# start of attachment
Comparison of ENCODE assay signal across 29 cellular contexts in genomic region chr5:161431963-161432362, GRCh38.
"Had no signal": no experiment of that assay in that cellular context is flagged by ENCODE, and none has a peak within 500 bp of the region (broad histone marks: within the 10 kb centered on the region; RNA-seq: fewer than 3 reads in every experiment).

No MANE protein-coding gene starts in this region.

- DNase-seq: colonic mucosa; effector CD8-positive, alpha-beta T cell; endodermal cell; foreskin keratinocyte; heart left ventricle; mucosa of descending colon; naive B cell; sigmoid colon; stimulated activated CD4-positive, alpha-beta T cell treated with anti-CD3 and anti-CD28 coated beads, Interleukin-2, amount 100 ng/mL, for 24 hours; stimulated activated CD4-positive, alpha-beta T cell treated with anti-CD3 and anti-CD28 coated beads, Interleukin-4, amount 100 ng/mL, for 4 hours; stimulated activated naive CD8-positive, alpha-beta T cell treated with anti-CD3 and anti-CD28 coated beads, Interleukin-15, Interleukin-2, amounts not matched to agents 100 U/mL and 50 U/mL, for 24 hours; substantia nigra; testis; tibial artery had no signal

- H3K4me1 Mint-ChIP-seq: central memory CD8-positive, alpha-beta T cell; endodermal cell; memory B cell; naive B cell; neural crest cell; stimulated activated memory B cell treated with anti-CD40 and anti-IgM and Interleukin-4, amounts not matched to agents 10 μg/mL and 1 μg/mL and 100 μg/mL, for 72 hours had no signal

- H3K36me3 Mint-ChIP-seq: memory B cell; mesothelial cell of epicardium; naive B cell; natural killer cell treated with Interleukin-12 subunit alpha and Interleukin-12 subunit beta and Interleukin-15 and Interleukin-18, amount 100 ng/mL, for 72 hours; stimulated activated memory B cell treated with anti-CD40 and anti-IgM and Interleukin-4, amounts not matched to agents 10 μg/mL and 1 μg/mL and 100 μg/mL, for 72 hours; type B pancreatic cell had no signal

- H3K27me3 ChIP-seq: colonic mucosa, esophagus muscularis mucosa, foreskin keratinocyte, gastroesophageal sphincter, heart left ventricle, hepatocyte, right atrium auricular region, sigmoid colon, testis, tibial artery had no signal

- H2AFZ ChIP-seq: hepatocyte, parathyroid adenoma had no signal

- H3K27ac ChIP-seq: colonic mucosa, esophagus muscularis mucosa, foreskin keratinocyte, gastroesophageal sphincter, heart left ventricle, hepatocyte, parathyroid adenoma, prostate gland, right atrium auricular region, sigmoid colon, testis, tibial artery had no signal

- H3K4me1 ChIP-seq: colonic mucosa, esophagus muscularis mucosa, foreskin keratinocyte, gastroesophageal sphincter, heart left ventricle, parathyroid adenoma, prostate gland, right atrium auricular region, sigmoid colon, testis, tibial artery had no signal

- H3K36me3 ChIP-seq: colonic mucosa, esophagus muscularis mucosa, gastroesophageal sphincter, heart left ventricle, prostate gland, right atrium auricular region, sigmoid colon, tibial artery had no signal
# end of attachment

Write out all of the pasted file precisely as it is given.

Comparison of ENCODE assay signal across 29 cellular contexts in genomic region chr5:161431963-161432362, GRCh38.
"Had no signal": no experiment of that assay in that cellular context is flagged by ENCODE, and none has a peak within 500 bp of the region (broad histone marks: within the 10 kb centered on the region; RNA-seq: fewer than 3 reads in every experiment).

No MANE protein-coding gene starts in this region.

- DNase-seq: colonic mucosa; effector CD8-positive, alpha-beta T cell; endodermal cell; foreskin keratinocyte; heart left ventricle; mucosa of descending colon; naive B cell; sigmoid colon; stimulated activated CD4-positive, alpha-beta T cell treated with anti-CD3 and anti-CD28 coated beads, Interleukin-2, amount 100 ng/mL, for 24 hours; stimulated activated CD4-positive, alpha-beta T cell treated with anti-CD3 and anti-CD28 coated beads, Interleukin-4, amount 100 ng/mL, for 4 hours; stimulated activated naive CD8-positive, alpha-beta T cell treated with anti-CD3 and anti-CD28 coated beads, Interleukin-15, Interleukin-2, amounts not matched to agents 100 U/mL and 50 U/mL, for 24 hours; substantia nigra; testis; tibial artery had no signal

- H3K4me1 Mint-ChIP-seq: central memory CD8-positive, alpha-beta T cell; endodermal cell; memory B cell; naive B cell; neural crest cell; stimulated activated memory B cell treated with anti-CD40 and anti-IgM and Interleukin-4, amounts not matched to agents 10 μg/mL and 1 μg/mL and 100 μg/mL, for 72 hours had no signal

- H3K36me3 Mint-ChIP-seq: memory B cell; mesothelial cell of epicardium; naive B cell; natural killer cell treated with Interleukin-12 subunit alpha and Interleukin-12 subunit beta and Interleukin-15 and Interleukin-18, amount 100 ng/mL, for 72 hours; stimulated activated memory B cell treated with anti-CD40 and anti-IgM and Interleukin-4, amounts not matched to agents 10 μg/mL and 1 μg/mL and 100 μg/mL, for 72 hours; type B pancreatic cell had no signal

- H3K27me3 ChIP-seq: colonic mucosa, esophagus muscularis mucosa, foreskin keratinocyte, gastroesophageal sphincter, heart left ventricle, hepatocyte, right atrium auricular region, sigmoid colon, testis, tibial artery had no signal

- H2AFZ ChIP-seq: hepatocyte, parathyroid adenoma had no signal

- H3K27ac ChIP-seq: colonic mucosa, esophagus muscularis mucosa, foreskin keratinocyte, gastroesophageal sphincter, heart left ventricle, hepatocyte, parathyroid adenoma, prostate gland, right atrium auricular region, sigmoid colon, testis, tibial artery had no signal

- H3K4me1 ChIP-seq: colonic mucosa, esophagus muscularis mucosa, foreskin keratinocyte, gastroesophageal sphincter, heart left ventricle, parathyroid adenoma, prostate gland, right atrium auricular region, sigmoid colon, testis, tibial artery had no signal

- H3K36me3 ChIP-seq: colonic mucosa, esophagus muscularis mucosa, gastroesophageal sphincter, heart left ventricle, prostate gland, right atrium auricular region, sigmoid colon, tibial artery had no signal